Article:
# Different forms of Inverse Mills Ratio & their interpretation

I have noticed different authors using different forms of IMR, i.e., $\frac{f(x)}{F(-x)}$ or $\frac{f}{(1-F(x))}$ depending on whether they are modeling selection or non-selection in the first-stage model. I did some simulations in my case where a lot of observations were censored at $0$. In different runs, I tried $\frac{f(x)}{F(-x)}$, or $\frac{f}{(1-F(x))}$, $x\beta$, and the probit score, but to my surprise, the coefficient on my variable of interest hardly changed even though magnitude and signs of IMR changed drastically.

My questions go like this:

1. Is it true to say irrespective of the formula applied, $\beta_{k}$ on variable of interest adjust accordingly? I mean, as long as we are factoring selection bias, $\beta_{k}$ on variable of interest is unbiased and consistent.

2. How do I interpret IMR? I have observed that $\frac{f(x)}{F(-x)}$ is directly proportional to $x\beta$ (and hence the probit score), while $\frac{f}{(1-F(x))}$ is inversely proportional to $x\beta$. So, a positive sign on IMR should suggest that an increase in IMR (or decrease in $x\beta$ if we are using $\frac{f(x)}{F(-x)}$ leads to higher Y value. In other words, the smaller the likelihood of the first stage model, the greater the Y value. Is that correct?

There is a difference in interpretation but the math between the formulas should be the same.

Let's first recall some definitions.

For one, $f(.)$ generally refers to PDF which give the probability of an event; integrating that function yields $F(.)$, which tells us the probability that a value is less than or equal to the argument.

Thus, for a random variable $x$, the expression $\frac{f(x)}{F(-x)}$ indicates the likelihood of an event conditional on the probability being less than or equal $-x$. For a symmetric distribution like the Gaussian distribution, $1-F(x)$ and $F(-x)$ are identical. If you are confused about this, think about the standard normal distribution and a z-score of 1. The probability of having a z-score greater than 1 is the same as that of having a z-score less than or equal to -1.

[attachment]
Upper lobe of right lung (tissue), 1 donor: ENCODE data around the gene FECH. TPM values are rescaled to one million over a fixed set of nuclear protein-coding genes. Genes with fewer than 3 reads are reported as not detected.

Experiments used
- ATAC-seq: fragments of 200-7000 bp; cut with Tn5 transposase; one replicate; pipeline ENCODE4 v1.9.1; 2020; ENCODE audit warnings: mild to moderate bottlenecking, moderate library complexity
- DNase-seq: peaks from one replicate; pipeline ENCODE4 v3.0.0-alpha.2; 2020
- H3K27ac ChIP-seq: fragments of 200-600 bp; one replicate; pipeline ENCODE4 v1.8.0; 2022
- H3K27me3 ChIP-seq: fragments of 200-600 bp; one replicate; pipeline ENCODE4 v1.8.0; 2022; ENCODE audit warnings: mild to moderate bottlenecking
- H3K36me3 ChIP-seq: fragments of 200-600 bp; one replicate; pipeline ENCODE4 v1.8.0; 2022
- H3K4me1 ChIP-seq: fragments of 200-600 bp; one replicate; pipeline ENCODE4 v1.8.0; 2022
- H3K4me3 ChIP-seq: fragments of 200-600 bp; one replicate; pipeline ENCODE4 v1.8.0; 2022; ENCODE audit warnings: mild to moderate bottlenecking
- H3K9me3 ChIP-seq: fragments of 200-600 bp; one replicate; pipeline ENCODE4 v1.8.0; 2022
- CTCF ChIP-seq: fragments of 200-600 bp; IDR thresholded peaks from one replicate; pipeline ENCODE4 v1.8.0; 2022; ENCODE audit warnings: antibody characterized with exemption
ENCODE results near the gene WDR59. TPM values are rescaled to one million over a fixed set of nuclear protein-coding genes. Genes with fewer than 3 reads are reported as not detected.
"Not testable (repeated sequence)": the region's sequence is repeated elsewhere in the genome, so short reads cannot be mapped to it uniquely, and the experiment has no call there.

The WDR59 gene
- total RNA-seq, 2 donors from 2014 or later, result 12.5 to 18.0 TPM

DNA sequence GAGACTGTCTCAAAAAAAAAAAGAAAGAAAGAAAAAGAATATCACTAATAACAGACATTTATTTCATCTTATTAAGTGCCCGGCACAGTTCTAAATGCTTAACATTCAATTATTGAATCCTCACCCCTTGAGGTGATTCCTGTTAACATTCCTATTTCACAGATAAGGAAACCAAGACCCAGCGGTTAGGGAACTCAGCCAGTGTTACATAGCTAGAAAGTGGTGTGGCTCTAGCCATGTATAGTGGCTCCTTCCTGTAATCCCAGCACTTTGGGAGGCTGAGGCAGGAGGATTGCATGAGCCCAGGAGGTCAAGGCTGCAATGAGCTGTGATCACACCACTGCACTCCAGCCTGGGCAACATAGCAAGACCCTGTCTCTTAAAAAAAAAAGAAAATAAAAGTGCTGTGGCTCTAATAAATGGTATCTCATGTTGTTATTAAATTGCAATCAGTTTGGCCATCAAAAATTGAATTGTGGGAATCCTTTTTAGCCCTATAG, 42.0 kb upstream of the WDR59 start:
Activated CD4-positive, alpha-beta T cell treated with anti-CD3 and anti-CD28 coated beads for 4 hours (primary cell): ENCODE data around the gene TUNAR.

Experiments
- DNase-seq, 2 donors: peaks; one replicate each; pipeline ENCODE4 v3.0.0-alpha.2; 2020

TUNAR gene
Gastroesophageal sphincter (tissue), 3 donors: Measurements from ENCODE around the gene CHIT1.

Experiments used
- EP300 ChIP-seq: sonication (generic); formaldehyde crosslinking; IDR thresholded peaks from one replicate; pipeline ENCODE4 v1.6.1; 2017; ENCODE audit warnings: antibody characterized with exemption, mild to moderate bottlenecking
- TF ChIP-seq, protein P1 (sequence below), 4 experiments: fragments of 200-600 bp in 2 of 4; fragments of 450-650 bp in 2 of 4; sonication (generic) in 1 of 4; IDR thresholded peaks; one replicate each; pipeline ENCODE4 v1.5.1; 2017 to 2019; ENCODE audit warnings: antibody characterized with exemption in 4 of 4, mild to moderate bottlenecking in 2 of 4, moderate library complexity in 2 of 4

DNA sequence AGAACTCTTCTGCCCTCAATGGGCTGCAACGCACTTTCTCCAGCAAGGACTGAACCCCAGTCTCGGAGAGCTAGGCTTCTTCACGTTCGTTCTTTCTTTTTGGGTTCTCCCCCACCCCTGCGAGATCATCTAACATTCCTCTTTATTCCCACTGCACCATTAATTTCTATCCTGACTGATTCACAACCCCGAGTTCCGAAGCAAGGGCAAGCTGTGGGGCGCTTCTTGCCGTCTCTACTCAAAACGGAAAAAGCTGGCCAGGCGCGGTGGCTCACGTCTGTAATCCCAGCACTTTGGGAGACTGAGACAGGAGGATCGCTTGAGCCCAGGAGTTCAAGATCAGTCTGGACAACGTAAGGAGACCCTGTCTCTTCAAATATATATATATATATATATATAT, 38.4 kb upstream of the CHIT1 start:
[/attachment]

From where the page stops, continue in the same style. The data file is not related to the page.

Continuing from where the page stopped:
To answer your questions directly now, 1.) if you used either of those formula - assuming your code and specifications are correct - then they should provide you with the same result. Otherwise, you are making an error somewhere. 2.) I answered another question about the interpretation of the Heckman term. See here where I described the interpretation.

For sources of my answers, I referenced my Greene Econometrics text and the simple z-score example I thought of myself. I hope this clarifies your confusion.

Edit: note they should be the same in your example because you made the assumption that the data is distribution normally via the probit

A simple answer to question 1: Your other coefficients and their SEs are not affected by choosing f/F or f/(1/F). It will only change the sign of the IMR's coefficient.

As for question 2: Better econometricians might correct me here, but I have never seen signs and coefficients of IMRs to be interpreted. Afaik, they are just an abstract variable containing a bias. If they are significant, they correct for the present selection bias (given a correct specification of the selection model) and that is how far the interpretation usually goes. Less applied scholars might see things differently though.